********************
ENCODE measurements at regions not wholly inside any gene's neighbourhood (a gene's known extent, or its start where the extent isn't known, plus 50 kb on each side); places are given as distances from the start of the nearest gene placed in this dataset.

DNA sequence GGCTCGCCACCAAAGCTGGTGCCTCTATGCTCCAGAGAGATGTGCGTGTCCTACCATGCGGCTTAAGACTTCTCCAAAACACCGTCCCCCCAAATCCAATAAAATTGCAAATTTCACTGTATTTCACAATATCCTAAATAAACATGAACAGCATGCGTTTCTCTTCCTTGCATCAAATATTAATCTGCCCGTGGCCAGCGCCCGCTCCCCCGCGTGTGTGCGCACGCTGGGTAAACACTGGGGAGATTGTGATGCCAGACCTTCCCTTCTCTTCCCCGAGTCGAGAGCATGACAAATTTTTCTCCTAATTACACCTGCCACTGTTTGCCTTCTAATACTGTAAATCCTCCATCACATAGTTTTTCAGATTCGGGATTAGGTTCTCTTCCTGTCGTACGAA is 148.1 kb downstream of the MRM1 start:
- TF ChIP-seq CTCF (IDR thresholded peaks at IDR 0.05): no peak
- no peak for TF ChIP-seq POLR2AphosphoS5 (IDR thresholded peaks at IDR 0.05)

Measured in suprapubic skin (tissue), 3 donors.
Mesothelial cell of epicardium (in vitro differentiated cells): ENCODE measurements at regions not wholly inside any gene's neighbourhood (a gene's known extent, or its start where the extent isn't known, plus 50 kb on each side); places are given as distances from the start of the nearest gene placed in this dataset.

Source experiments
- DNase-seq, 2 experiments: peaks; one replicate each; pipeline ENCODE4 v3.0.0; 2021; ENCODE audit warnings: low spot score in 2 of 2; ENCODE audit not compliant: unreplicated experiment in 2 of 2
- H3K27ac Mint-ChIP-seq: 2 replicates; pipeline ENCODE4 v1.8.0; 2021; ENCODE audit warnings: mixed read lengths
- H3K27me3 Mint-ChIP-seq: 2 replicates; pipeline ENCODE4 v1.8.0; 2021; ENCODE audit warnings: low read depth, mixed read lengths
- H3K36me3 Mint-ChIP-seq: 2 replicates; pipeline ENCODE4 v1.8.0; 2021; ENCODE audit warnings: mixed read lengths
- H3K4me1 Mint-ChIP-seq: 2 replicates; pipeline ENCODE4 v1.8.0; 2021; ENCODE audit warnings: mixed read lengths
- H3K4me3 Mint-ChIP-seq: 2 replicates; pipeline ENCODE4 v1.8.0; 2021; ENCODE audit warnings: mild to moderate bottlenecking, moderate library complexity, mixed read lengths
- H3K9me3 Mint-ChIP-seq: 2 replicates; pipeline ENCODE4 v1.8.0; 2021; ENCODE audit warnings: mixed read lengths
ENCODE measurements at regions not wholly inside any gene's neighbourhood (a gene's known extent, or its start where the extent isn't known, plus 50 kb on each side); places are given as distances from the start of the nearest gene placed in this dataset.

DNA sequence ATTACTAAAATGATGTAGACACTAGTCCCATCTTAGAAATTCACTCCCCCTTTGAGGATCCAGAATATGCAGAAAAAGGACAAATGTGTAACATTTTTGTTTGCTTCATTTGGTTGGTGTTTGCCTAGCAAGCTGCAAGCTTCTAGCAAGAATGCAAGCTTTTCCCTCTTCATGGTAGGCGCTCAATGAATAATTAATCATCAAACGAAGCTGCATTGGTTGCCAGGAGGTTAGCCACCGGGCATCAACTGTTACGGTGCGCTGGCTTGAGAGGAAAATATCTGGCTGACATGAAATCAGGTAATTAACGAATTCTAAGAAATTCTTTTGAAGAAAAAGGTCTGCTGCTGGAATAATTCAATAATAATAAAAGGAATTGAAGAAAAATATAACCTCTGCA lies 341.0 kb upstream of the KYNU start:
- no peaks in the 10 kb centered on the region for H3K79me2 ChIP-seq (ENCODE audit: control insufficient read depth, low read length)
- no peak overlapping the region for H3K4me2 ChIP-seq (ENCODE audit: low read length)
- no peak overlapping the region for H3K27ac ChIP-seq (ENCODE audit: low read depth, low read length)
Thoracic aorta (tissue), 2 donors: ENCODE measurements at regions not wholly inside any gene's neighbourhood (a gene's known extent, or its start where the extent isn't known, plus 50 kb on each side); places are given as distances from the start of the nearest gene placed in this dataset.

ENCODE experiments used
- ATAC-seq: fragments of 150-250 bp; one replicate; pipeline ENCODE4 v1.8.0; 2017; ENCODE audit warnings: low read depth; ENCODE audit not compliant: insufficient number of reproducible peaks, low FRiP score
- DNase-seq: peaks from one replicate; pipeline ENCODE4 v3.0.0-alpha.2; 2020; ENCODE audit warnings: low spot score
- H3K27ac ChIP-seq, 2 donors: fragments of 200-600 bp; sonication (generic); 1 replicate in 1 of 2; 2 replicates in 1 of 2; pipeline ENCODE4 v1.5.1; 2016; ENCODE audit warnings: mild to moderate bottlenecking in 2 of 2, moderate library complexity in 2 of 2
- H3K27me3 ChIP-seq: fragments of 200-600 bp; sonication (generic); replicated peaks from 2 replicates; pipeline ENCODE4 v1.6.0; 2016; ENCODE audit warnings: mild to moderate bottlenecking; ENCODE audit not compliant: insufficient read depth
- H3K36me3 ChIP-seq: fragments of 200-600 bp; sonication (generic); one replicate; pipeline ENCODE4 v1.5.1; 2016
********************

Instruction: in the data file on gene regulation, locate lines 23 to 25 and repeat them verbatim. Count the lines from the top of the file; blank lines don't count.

- DNase-seq: peaks from one replicate; pipeline ENCODE4 v3.0.0-alpha.2; 2020; ENCODE audit warnings: low spot score
- H3K27ac ChIP-seq, 2 donors: fragments of 200-600 bp; sonication (generic); 1 replicate in 1 of 2; 2 replicates in 1 of 2; pipeline ENCODE4 v1.5.1; 2016; ENCODE audit warnings: mild to moderate bottlenecking in 2 of 2, moderate library complexity in 2 of 2
- H3K27me3 ChIP-seq: fragments of 200-600 bp; sonication (generic); replicated peaks from 2 replicates; pipeline ENCODE4 v1.6.0; 2016; ENCODE audit warnings: mild to moderate bottlenecking; ENCODE audit not compliant: insufficient read depth